David Jenkins Jr. 4, David Jenkins Sr., and Catherine Jenkins, 8, walk up to school for the first time since the death of Sherdavia Jenkins, 9, who was killed by a stray bullet July 1, 2006 while playing on her porch. (C.W. Griffin/Miami Herald Staff)

Living without a sister

By Audra D.S. Burch
aburch@MiamiHerald.com

Just over six weeks after Sherdavia Jenkins was killed playing outside her Liberty City home, her best friends returned to class -- and her family continued trying to heal.

The little boy skips past Catherine Jenkins on the very first day of school, wanting nothing more than to say he is sorry. The middle of the summer vacation had brought him the news that Catherine's sister Sherdavia, the promising 9-year-old chess champion who aced her latest FCAT at Lillie C. Evans Elementary School, was dead.

''Hey, I am sorry about your sister,'' the boy says, never really making eye contact, and then scooting on to the fourth-grade classes where Sherdavia would have been a student.

Catherine lays her head on a metal rail, covering her face, retreating.

This is the moment she has feared most -- six weeks and two days after her big sister and best friend was shot in the neck while playing outside their home. More than anything, Catherine wants to be back in school, starting third grade, back to something that feels normal, dressed in her favorite plaid pinafore and bright white tennis shoes. And holding tight to her daddy's huge, enveloping hand, she has gotten past the stares, the nods, the awkward hugs. But now, the little boy's words shake her.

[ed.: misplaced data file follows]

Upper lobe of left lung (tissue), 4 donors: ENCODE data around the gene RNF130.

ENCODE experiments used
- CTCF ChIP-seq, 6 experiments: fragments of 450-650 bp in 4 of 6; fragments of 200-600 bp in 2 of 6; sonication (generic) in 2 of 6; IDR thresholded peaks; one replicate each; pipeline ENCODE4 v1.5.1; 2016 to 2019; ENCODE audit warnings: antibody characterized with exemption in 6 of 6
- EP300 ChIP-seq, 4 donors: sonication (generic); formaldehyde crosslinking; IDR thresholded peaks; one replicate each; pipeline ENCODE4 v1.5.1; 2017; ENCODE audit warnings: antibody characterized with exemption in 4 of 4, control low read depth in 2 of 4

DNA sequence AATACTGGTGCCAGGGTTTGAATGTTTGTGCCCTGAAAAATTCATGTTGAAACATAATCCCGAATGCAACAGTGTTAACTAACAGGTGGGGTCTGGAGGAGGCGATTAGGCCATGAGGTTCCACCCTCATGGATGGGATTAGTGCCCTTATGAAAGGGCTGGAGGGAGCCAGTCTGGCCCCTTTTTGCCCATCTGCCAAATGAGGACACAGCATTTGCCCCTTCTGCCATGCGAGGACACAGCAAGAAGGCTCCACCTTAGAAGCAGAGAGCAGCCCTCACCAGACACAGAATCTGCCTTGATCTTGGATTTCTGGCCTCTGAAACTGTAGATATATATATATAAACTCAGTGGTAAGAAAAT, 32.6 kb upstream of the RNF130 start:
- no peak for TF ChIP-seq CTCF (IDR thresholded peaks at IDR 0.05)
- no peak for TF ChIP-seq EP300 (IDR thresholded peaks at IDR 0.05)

''I am happy and sad to be back at school,'' she says. ``I will get to see all my friends, but I am here without my sister. I miss her being with me. I think about her every day.''

Catherine misses how the pair dressed together, rode the Miami-Dade Transit bus together, played together before homeroom and after school.

''We would see each other in the hallways and speak to each other then start laughing, or sometimes we would make faces at each other,'' she says.

In the weeks after Sherdavia's death, Catherine has become a quiet little girl who speaks mostly to ask questions about why July 1 ended with her sister dead. Her parents, David and Sherrone Jenkins, don't have the answers.

''She wants to know the same things I want to know,'' David Jenkins says.